Tip 4: Scout Around for Cheap Options
A seasoned traveler knows where to go to eat cheap. And it’s not anywhere near the touristy things. When we were in Milan, anything around the Duomo had an automatic upcharge. Even a bottle of water was double the cost of one sold a few streets away.
Rule # 1, carry your own refillable water bottle, and rule # 2, don’t even think about eating anywhere within 6 blocks of the touristy sites.
A good way to tell if you’re paying this “tourist tax” is to take a quick look at the menu posted outside. If you see the menu translated into a few different languages, it’s usually a good sign that this is a tourist trap. Slowly back away. Turn around. Keep going. Not only are these restaurants more expensive than the ones down the street, but our experience has shown us that as they are trying to appeal to the tourist masses, the food they serve is bland and boring.
Other places to look for to eat cheap include areas around Universities, street food, and my personal favorite, mall food courts!
Universities = college kids. College kids = poor.
The restaurants and bars around the schools cater appropriately. You’ll always find food specials, happy hours, and quick options for affordable meals. One of my favorites are the bar mleczny (translated into “milk bar”) in Poland. These cute cafeterias are found near colleges and often serve 3 course meals for as little as 3 euro. What a steal!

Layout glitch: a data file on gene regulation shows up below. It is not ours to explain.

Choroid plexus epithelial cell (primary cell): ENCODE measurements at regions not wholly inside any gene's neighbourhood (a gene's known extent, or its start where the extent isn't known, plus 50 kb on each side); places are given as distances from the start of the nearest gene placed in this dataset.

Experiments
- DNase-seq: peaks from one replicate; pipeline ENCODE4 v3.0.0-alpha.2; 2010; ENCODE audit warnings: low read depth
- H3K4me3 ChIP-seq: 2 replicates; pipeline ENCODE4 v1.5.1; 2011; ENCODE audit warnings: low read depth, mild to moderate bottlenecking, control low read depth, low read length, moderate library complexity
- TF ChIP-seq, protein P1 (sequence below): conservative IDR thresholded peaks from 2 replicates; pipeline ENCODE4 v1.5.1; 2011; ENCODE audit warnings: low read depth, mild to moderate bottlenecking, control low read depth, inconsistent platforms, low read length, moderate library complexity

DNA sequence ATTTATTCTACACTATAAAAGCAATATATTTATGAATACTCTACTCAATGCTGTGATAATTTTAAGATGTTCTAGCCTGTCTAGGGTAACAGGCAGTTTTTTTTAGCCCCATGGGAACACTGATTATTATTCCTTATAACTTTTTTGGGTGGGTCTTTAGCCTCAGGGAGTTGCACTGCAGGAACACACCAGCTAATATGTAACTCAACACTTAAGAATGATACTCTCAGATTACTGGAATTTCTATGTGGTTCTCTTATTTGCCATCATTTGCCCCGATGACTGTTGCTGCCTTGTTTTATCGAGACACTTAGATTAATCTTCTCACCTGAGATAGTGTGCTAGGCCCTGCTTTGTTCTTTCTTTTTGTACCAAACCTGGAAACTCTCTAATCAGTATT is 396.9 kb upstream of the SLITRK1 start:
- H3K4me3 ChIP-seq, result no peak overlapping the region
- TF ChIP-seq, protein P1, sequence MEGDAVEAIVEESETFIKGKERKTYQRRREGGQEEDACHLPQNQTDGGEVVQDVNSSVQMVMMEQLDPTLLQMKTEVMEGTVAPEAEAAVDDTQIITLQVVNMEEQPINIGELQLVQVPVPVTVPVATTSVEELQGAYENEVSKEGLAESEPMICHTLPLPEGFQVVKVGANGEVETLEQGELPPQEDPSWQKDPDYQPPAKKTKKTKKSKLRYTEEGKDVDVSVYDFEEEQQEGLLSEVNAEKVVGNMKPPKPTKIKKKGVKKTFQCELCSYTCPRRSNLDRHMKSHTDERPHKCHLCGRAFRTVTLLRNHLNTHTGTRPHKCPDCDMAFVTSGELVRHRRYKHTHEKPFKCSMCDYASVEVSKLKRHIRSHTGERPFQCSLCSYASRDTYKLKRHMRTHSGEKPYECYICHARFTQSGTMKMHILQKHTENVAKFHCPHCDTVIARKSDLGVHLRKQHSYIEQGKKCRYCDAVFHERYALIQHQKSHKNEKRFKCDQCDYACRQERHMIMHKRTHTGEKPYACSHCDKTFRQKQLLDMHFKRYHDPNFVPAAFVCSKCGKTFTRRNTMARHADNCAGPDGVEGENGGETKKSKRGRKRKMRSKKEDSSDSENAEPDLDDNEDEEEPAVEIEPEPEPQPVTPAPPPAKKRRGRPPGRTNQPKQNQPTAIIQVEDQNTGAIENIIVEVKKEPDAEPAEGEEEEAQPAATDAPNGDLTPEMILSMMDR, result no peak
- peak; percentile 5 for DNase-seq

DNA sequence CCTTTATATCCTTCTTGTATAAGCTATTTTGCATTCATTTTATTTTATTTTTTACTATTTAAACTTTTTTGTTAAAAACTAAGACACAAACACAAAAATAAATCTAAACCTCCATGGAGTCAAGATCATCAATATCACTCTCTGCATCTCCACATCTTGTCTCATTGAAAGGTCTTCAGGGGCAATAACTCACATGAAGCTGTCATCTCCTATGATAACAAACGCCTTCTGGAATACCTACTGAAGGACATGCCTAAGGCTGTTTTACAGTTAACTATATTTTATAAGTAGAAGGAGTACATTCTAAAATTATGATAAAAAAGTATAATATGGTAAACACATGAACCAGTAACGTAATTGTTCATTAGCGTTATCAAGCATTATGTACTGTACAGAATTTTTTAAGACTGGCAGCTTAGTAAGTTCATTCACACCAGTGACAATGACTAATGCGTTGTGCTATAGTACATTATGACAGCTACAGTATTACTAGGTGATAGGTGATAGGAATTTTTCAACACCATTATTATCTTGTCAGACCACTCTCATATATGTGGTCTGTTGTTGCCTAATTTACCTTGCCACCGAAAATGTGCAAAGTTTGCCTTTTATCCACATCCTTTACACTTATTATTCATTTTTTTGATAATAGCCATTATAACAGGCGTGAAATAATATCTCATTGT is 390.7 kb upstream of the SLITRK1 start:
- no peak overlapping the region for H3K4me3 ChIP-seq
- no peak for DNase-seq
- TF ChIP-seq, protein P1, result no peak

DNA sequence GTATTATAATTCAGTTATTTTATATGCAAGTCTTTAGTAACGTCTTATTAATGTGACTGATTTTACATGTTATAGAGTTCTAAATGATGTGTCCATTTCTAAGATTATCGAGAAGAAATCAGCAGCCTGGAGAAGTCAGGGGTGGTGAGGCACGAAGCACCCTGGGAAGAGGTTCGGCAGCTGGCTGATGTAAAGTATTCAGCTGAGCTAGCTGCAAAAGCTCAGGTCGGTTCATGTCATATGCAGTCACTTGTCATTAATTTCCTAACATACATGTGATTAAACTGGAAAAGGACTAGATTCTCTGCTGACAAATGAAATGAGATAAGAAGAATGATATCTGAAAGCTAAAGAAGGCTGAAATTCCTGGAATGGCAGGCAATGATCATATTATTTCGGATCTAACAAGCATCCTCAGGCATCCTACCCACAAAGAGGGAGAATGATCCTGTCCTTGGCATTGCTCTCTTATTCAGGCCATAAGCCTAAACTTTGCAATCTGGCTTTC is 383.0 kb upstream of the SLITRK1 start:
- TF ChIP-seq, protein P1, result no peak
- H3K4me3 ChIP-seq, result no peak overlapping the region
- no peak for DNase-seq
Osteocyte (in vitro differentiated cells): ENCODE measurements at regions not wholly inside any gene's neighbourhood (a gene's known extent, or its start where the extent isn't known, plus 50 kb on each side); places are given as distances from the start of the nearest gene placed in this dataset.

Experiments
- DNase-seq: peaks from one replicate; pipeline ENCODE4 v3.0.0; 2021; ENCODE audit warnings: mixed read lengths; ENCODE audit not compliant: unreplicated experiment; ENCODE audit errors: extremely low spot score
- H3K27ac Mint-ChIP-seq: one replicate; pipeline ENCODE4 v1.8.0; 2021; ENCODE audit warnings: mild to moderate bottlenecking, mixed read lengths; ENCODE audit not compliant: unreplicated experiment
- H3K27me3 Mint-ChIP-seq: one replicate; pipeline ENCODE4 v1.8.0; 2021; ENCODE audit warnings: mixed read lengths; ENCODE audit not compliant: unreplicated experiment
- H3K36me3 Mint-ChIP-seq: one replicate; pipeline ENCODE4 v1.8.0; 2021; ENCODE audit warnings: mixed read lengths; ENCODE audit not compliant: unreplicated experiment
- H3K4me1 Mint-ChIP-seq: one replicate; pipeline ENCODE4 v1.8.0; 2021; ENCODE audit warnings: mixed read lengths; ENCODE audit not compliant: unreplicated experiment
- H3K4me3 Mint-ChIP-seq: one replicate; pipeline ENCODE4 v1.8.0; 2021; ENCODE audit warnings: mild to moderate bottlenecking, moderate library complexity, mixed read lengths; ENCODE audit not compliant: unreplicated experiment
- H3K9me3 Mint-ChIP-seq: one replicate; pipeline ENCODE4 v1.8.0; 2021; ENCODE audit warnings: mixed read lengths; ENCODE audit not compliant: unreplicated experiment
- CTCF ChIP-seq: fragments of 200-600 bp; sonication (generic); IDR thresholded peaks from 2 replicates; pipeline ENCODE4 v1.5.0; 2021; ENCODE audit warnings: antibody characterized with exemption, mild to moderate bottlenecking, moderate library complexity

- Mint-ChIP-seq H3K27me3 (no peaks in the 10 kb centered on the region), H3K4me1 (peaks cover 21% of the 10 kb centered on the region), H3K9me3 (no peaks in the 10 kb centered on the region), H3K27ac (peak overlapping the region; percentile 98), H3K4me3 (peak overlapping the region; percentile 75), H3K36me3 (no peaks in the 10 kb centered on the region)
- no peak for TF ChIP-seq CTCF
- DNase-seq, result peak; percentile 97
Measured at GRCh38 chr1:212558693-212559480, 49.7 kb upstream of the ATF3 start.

I also love street food! It’s a great way to eat cheap AND learn about the culture. The creperies in France are drastically different from the the sausage stands in Germany or the noodle carts in Singapore.
And lastly, a secret oasis of delicious food can be found in the food court of a mall. On our recent trip to Italy, our 3 year old begged to eat at the food court every night. Salads, pizzas, sandwiches, baked goods for her and glasses of beer and wine for mom and dad. These places are usually filled at lunch with business men and woman who work nearby. I usually look for the place with the longest lines and hop right over.
Tip 5: Eat Like A Local
Remember how I said our rule was one “splurge meal” and one “eat cheap” meal? So for our non-splurge meal, we love to eat like a local. This involves going to farmer markets, grocery stores, and specialty shops.
Besides being a good way to eat cheap meals, it’s also fun. We love the adventure of going into a foreign grocery store where we don’t speak the language and can’t tell 100% what we’re getting. Is it cheese? Is it tofu? Who knows!? Is it a fruit or a vegetable? One way to find out! For the less adventurous among us, stick to familiar things you can find pretty much everywhere like sandwiches, hardboiled eggs, loaves of bread, jam, crackers, or ready-made entrees. Grab a few goodies and find a scenic spot to have a picnic.
Some of our most memorable meals have been self-catered picnics. In Florence, we drank red wine and nibbled on focaccia, meat and cheese. In Ireland we ate freshly picked strawberries, soda bread and hard-boiled eggs. In Hong Kong, we at cold sesame noodles and prawn crackers with Chrysanthemum tea.